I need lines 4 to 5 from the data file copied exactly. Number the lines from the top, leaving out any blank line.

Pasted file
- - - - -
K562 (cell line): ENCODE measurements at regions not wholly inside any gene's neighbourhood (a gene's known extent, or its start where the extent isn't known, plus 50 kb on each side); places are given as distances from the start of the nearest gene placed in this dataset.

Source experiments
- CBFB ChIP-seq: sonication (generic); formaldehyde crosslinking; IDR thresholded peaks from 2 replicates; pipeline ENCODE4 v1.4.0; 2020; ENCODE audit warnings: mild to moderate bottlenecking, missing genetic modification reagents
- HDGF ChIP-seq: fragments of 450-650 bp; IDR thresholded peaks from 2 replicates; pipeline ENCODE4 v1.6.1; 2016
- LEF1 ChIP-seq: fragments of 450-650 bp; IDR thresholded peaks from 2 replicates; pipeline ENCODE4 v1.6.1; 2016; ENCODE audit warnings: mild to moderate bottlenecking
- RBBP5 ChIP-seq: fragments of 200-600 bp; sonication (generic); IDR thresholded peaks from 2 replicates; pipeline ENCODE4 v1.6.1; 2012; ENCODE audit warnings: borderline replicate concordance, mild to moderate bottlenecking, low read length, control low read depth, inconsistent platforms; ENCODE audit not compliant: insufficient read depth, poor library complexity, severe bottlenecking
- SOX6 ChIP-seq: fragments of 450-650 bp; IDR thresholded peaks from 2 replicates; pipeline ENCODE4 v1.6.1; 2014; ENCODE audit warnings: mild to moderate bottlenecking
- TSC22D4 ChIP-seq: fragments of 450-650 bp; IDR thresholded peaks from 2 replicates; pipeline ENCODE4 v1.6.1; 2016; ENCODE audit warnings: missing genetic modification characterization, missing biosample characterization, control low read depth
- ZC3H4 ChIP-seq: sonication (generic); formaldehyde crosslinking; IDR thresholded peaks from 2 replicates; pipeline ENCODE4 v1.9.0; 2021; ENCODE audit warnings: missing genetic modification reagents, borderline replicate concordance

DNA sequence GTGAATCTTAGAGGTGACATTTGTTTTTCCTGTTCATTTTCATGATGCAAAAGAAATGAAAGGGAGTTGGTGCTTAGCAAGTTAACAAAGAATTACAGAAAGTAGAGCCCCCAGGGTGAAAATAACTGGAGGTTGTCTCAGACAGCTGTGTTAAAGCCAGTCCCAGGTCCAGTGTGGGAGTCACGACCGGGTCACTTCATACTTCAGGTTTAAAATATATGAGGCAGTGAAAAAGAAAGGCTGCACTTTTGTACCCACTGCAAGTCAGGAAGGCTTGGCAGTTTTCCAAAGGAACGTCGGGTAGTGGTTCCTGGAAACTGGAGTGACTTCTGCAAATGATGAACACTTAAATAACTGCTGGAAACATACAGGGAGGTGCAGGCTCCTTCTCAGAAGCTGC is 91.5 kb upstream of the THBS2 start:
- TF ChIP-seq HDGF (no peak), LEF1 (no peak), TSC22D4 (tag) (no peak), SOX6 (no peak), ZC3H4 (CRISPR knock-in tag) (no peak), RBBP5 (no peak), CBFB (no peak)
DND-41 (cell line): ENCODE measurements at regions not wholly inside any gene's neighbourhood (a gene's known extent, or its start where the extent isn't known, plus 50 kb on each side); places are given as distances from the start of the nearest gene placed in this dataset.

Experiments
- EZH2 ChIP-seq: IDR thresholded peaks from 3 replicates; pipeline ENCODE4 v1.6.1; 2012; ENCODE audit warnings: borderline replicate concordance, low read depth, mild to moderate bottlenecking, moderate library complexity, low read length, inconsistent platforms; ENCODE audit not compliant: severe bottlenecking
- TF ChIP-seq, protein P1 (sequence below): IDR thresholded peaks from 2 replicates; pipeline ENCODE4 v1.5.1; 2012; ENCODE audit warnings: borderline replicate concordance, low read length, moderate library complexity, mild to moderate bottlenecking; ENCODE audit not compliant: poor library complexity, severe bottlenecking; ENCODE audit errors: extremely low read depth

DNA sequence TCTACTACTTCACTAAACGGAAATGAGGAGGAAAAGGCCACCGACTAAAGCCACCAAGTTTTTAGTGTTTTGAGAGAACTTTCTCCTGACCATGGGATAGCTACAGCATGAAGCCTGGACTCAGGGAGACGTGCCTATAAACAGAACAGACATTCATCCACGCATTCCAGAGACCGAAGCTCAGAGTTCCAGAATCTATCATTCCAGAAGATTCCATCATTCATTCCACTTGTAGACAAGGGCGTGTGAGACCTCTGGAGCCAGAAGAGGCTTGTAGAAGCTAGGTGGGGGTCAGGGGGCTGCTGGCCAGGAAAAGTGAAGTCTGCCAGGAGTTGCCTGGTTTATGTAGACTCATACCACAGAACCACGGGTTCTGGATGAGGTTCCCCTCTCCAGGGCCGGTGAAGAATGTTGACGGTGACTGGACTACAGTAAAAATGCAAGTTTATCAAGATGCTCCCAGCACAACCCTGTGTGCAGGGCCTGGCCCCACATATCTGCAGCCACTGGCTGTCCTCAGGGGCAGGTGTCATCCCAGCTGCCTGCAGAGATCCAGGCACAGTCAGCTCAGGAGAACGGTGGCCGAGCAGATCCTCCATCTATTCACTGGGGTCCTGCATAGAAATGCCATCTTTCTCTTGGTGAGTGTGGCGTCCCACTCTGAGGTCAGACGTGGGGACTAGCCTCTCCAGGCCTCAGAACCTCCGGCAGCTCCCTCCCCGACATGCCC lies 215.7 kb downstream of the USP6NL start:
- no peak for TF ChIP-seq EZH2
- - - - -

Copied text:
- HDGF ChIP-seq: fragments of 450-650 bp; IDR thresholded peaks from 2 replicates; pipeline ENCODE4 v1.6.1; 2016
- LEF1 ChIP-seq: fragments of 450-650 bp; IDR thresholded peaks from 2 replicates; pipeline ENCODE4 v1.6.1; 2016; ENCODE audit warnings: mild to moderate bottlenecking